The bulk of the top NHL free agents of 2016 have now found their long-term homes where many will likely finish their careers. This was absolutely one of the most exciting Canada Days in years, when it came to marquee free agent signings that could change the landscape of the NHL.
Though the top free agent, Steven Stamkos, re-signed with the Tampa Bay Lightning after all signs pointed to him leaving and finding a new home, there was plenty of star power and world-class talent on the market. And almost all of those players found new teams, and made gigantic money.
Some teams didn't get the guys they wanted, while others lost some of their core players in free agency. Some teams also made themselves much better in the long run with big signings, while some players became ultimate winners for landing huge contracts. Or on the flip side, some were losers for getting much smaller money than they probably expected.
With most of the top free agents off the market, let's take a look at eight winners and eight losers from 2016 NHL free agency.
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16 Winner: San Jose Sharks
The Sharks lost a heart-breaking Stanley Cup Final series to the Pittsburgh Penguins in six games. The main reason for that? They weren't able to keep up with the Pens' speed and their opponents wore down their players with ferocious forechecking.
San Jose didn't opt to sit back. They landed a speedy winger to a very friendly four-year deal worth $16 million. Mikkel Boedker scored 17 goals with the Arizona Coyotes and Colorado Avalanche, two non-playoff teams. He's still looking for his first 20-goal season, but Joe Thornton and Logan Couture can help him reach that.
So the Sharks addressed their biggest weakness? Check. Got him at a good price? Check? He's only 26? Check. A huge win for Doug Wilson as San Jose once again looks primed for a deep playoff run in 2017.
Losing the Stanley Cup surely hurt the Sharks fan base, but how can you not be excited about this addition?
15 Loser: Los Angeles Kings
The Kings were embarrassed by the San Jose Sharks in the first round of this year's playoffs and it was evident there was plenty lacking. They needed more speed and much more talent on the defensive side to help Drew Doughty and Jake Muzzin out.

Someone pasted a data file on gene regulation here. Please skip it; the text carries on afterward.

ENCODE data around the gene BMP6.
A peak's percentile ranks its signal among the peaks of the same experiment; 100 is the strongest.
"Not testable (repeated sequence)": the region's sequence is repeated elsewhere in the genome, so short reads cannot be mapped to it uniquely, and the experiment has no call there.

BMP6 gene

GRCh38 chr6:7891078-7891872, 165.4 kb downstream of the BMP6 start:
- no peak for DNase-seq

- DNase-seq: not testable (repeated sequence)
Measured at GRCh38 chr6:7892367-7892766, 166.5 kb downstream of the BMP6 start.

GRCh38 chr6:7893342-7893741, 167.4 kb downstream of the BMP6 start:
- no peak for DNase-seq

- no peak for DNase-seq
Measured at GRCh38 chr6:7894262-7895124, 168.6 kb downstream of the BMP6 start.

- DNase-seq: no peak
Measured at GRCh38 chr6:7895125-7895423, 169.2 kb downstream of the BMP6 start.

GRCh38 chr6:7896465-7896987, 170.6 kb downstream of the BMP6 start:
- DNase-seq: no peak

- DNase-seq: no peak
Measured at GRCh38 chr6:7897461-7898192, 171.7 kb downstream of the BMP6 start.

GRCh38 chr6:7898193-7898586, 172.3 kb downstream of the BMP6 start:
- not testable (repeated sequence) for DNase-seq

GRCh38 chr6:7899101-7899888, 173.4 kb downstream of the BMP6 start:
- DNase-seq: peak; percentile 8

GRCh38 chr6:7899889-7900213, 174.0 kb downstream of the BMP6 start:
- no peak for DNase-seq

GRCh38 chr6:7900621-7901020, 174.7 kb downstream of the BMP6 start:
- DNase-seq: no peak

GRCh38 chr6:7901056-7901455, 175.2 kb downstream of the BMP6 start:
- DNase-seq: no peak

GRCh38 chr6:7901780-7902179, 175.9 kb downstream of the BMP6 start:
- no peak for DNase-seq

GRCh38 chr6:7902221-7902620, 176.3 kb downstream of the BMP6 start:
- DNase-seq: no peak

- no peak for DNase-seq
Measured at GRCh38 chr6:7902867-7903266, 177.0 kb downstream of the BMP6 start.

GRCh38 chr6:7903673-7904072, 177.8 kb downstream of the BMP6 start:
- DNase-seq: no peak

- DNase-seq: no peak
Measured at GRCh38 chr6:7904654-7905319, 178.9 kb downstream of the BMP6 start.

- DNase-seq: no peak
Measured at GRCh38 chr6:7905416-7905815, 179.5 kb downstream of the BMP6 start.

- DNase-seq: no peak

They didn't have much cap space to add a big name. To make matters worse, Milan Lucic, a power forward who scored 20 goals and played a huge role in their success in 2015-16, departed to join the Edmonton Oiler. Also, he Vancouver Canucks (Loui Eriksson), Calgary Flames (Troy Brouwer) and aforementioned San Jose Sharks (Boedker) all got much better. They all happen to be Pacific Divisional foes of the Kings.
The Kings' Stanley Cup window is closing faster than you may think and they didn't do a whole lot of anything to try to keep it open longer. Unless the signing of inconsistent forward Teddy Purcell happens to be a major steal.
14 Winner: Tampa Bay Lightning
The Lightning nearly reached the Stanley Cup Final without Stamkos for all but one game in the playoffs. So you're telling us that they have him for eight more years, while he took a discount that will help them lock up rising stars Nikita Kucherov, Victor Hedman, and Jonathan Drouin?
Tampa Bay's Stanley Cup window is open much longer now as their 26-year-old superstar committed the rest of his prime years to the Lightning. Losing him would have been a huge blow and there was simply no quick way of replacing him. And if Stamkos did sign with Detroit, Buffalo or Toronto (three of the favourites to grab him), then the Lightning would have to deal with him playing within their division, only rubbing more salt in the wound.
But all that matters is that Stamkos came back home and Steve Yzerman worked his mojo again. This team should be considered a Cup contender for years to come.
13 Loser: Former Standout Veterans
Remember 30-goal man, Radim Vrbata?
As of this writing, he hasn't signed with a team and hasn't gotten many offers. Perhaps if he had signed a one-year deal with the Canucks two years back or simply replicated his 2014-15 success, the speedy winger could have landed a bigger contract.
But a disastrous 2015-16 campaign likely ended any hopes of Vrbata landing a huge contract. If anything else, he'll probably have to settle for a one-year pact for less than $3 million.
He's not the only one. Jiri Hudler, who had a 31-goal and 76-point season in 2014-15, saw his stock go way down this past season. He had just 16 goals and 46 points in games split with Calgary and Florida. He remains unsigned and probably won't get a long-term deal like he could have a year ago. As for Kris Russell? It doesn't look like he may get the reported five-year deal worth $5 million a season he was looking for. He remains the top free agent unsigned.
12 Winner: Montreal Canadiens
The Canadiens have a major problem scoring. It's a reason they have not been able to reach the Stanley Cup for the last two decades. GM Marc Bergevin traded for Andrew Shaw at the Draft and traded P.K. Subban for constant 20-goal blueliner Shea Weber.
But he wasn't done there, landing KHL star Alexander Radulov to a one-year deal worth $5.75 million, when it was rumoured his asking price was $7 million.
Some teams didn't call Radulov due to concerns about his attitude, but Bergevin only committed one year to the deal. Radulov brings plenty of speed and finesse to the Habs lineup which has been lacking for a while. If he pans out, then Bergevin got the bargain of the offseason. And if he manages to be a major letdown, it was only for a season. It's a low-risk and potentially very high reward for a team that is under pressure to rebound in 2016-17.